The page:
Broad Patient Access

      XARELTO® leads the NOAC class by having the strongest affordability and access position in the U.S. For qualifying people with commercial insurance using the Janssen CarePath savings card, XARELTO® has no cost.[i] XARELTO® is broadly reimbursed, with more than 95 percent of commercial patients and people on Medicare Part D covered at the lowest branded co-pay. The medication is also now preferred by CVS Caremark and has the lowest average out-of-pocket cost of any NOAC available in the U.S. today with more than 25 million prescriptions written for XARELTO® in the U.S. since its launch.

      XARELTO® is a prescription medicine used to reduce the risk of stroke and blood clots in people with atrial fibrillation, not caused by a heart valve problem. For patients currently well managed on warfarin, there is limited information on how XARELTO® and warfarin compare in reducing the risk of stroke.

      XARELTO® is also a prescription medicine used to treat deep vein thrombosis and pulmonary embolism, and to help reduce the risk of these conditions occurring again.

      XARELTO® is also a prescription medicine used to reduce the risk of forming a blood clot in the legs and lungs of people who have just had knee or hip replacement surgery.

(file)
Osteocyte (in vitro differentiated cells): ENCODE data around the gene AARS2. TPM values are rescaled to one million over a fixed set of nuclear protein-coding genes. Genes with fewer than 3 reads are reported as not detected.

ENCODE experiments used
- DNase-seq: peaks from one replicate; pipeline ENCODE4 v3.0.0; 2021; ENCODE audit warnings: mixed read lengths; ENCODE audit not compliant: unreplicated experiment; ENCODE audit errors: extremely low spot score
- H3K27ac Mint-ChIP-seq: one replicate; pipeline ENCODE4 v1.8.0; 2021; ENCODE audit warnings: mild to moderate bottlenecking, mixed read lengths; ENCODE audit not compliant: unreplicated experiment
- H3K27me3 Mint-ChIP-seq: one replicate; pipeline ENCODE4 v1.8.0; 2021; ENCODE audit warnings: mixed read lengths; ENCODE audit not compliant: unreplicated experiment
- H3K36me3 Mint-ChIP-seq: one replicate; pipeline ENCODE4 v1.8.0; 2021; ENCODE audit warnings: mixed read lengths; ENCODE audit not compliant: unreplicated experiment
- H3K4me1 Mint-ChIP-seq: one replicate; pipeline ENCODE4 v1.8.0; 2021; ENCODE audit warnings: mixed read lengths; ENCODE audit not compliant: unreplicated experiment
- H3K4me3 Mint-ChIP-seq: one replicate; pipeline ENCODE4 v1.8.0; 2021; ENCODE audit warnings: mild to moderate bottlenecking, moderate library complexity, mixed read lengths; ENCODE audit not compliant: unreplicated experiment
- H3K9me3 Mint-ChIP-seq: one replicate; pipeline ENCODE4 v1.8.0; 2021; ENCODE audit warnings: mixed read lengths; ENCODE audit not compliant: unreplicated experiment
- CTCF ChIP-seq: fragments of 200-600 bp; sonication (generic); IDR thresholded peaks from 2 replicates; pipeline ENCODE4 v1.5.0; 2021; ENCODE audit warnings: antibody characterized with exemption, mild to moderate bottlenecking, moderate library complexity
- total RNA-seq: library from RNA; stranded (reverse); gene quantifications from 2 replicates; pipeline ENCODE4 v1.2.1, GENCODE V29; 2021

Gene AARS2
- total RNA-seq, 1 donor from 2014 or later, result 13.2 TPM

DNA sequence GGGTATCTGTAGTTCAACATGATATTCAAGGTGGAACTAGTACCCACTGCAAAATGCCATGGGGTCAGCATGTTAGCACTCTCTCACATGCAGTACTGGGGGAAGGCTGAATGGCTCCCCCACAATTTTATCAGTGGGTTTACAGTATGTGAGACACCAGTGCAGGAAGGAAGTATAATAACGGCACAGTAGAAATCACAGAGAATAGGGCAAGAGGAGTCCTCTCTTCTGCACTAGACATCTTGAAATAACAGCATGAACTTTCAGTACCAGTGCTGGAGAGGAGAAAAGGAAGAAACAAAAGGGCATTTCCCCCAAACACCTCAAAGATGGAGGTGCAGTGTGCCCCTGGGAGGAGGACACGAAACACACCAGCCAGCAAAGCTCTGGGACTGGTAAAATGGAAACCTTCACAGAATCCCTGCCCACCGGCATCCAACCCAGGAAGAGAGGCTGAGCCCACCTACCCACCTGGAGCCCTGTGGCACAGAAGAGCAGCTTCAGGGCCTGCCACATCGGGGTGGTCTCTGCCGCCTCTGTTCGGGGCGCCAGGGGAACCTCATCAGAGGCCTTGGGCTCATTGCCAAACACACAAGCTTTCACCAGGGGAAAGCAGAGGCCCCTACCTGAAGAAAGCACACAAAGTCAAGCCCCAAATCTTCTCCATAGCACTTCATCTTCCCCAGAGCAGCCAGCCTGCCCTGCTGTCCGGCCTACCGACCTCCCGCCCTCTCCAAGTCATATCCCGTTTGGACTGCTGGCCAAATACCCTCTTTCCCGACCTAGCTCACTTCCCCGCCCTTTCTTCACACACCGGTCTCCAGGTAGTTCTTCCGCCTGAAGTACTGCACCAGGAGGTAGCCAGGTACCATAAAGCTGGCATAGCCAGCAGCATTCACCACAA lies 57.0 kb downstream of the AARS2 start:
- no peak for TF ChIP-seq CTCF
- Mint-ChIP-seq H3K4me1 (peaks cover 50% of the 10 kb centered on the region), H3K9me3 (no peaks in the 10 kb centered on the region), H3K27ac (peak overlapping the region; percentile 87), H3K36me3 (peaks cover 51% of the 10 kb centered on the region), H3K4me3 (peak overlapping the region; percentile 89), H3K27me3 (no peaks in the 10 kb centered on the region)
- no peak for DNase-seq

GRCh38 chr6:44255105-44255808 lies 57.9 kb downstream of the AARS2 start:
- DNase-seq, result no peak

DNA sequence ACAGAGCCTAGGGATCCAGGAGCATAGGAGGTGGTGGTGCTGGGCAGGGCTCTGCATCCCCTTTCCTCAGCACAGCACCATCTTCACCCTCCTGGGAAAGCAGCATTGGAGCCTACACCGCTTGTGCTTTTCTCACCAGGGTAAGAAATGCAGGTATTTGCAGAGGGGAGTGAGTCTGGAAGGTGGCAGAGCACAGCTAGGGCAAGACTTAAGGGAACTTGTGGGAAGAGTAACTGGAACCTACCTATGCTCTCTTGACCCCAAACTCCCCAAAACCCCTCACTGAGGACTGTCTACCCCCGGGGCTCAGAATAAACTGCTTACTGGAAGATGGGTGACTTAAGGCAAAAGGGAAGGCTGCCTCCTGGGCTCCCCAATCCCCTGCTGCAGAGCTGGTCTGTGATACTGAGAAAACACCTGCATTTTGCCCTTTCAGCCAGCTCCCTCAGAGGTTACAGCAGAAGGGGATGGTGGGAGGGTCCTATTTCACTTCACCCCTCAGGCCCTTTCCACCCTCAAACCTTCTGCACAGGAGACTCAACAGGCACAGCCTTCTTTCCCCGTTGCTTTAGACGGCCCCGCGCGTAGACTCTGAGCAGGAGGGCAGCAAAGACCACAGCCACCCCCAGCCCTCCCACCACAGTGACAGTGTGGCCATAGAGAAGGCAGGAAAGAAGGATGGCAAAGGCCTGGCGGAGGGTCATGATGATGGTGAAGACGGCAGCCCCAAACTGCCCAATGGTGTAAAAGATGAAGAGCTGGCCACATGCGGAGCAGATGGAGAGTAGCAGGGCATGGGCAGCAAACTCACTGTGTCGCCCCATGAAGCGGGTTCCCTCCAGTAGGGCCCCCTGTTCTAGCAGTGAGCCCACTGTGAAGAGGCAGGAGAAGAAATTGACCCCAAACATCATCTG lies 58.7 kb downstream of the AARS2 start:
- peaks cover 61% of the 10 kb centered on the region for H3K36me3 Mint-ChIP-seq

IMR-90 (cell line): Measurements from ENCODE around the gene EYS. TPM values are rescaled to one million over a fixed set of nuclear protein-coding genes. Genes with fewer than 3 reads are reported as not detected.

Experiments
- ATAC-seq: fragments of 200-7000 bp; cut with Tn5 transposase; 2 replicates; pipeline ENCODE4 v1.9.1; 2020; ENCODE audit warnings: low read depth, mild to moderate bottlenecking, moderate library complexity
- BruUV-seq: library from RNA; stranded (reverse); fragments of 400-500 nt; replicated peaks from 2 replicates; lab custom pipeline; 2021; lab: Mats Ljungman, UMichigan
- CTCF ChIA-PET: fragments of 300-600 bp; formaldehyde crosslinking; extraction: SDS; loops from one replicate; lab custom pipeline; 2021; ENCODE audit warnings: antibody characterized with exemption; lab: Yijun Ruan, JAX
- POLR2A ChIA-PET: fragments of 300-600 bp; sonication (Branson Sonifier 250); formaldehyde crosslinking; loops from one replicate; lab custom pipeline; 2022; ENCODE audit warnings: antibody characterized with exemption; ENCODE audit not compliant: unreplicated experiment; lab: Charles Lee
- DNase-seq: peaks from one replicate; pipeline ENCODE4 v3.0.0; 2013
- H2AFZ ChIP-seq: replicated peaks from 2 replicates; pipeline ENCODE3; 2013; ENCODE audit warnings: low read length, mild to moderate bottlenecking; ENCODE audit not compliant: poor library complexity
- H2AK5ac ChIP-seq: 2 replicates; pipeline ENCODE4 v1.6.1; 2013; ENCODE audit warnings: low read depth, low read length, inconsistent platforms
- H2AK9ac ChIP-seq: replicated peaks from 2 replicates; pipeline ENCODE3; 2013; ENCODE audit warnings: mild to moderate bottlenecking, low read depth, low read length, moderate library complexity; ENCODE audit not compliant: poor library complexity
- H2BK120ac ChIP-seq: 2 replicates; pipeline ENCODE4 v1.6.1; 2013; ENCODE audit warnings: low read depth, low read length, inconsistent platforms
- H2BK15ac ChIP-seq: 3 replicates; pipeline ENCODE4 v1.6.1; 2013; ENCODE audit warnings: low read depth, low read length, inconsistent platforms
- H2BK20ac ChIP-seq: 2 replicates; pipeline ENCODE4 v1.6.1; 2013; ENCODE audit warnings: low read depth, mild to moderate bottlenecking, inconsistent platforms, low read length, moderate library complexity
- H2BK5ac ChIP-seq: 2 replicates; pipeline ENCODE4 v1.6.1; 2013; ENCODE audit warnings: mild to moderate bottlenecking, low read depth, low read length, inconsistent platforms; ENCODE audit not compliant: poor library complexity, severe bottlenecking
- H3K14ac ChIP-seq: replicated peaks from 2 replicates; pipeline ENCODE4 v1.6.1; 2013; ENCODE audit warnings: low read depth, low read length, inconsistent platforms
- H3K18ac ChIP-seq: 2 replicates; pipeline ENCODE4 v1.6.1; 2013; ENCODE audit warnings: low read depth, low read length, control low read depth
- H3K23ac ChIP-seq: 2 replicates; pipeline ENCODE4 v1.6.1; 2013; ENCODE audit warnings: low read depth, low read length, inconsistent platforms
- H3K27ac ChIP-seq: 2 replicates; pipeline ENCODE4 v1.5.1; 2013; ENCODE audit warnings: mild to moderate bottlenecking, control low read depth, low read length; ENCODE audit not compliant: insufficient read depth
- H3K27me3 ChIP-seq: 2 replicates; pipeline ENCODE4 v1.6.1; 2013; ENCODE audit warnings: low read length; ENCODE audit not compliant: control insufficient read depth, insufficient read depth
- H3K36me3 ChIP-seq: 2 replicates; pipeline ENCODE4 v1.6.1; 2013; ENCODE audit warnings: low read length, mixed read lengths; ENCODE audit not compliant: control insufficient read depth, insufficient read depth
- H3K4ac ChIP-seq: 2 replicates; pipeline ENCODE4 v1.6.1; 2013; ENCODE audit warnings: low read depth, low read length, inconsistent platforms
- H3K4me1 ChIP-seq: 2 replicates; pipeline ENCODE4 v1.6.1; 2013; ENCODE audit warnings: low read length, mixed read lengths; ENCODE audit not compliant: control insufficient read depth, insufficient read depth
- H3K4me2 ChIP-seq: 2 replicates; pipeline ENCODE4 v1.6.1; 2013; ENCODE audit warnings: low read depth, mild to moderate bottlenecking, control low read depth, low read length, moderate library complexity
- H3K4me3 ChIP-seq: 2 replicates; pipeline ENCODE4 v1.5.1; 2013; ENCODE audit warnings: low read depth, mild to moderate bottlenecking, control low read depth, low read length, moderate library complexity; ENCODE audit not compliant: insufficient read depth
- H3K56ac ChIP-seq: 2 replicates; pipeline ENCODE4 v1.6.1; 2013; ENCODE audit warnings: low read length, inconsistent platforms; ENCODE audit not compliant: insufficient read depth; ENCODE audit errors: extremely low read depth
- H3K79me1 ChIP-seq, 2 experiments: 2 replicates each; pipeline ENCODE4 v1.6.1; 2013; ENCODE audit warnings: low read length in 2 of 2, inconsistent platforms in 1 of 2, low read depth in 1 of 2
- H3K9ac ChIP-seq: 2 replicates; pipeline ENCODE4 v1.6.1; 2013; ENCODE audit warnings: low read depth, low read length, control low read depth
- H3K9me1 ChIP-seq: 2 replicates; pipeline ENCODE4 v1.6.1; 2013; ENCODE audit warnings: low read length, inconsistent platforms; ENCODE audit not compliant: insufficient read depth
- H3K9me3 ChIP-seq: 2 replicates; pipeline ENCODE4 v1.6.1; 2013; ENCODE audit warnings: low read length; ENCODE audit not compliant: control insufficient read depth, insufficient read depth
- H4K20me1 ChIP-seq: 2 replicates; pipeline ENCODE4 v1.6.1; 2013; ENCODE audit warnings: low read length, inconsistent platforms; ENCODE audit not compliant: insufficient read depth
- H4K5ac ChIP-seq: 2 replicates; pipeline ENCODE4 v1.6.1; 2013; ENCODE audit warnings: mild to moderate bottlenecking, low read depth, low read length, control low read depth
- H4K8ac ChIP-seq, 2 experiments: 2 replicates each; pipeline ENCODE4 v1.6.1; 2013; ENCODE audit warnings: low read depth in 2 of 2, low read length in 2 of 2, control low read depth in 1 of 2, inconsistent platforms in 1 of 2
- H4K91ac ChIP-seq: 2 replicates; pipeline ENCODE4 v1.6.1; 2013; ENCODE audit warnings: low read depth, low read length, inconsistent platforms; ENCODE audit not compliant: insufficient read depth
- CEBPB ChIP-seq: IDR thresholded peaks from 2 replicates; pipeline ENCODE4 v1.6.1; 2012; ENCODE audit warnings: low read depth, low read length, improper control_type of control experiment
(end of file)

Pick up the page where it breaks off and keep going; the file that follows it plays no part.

• For people taking XARELTO® for atrial fibrillation:

        People with atrial fibrillation (an irregular heart beat) are at an increased risk of forming a blood clot in the heart, which can travel to the brain, causing a stroke, or to other parts of the body. XARELTO® lowers your chance of having a stroke by helping to prevent clots from forming. If you stop taking XARELTO®, you may have increased risk of forming a clot in your blood.

        Do not stop taking XARELTO® without talking to the doctor who prescribes it for you. Stopping XARELTO® increases your risk of having a stroke.

        If you have to stop taking XARELTO®, your doctor may prescribe another blood thinner medicine to prevent a blood clot from forming.

      • XARELTO® can cause bleeding, which can be serious, and rarely may lead to death. This is because XARELTO® is a blood thinner medicine that reduces blood clotting. While you take XARELTO® you are likely to bruise more easily and it may take longer for bleeding to stop.

      You may have a higher risk of bleeding if you take XARELTO® and take other medicines that increase your risk of bleeding, including:

      • Aspirin or aspirin-containing products
      • Non-steroidal anti-inflammatory drugs (NSAIDs)
      • Warfarin sodium (Coumadin®, Jantoven®)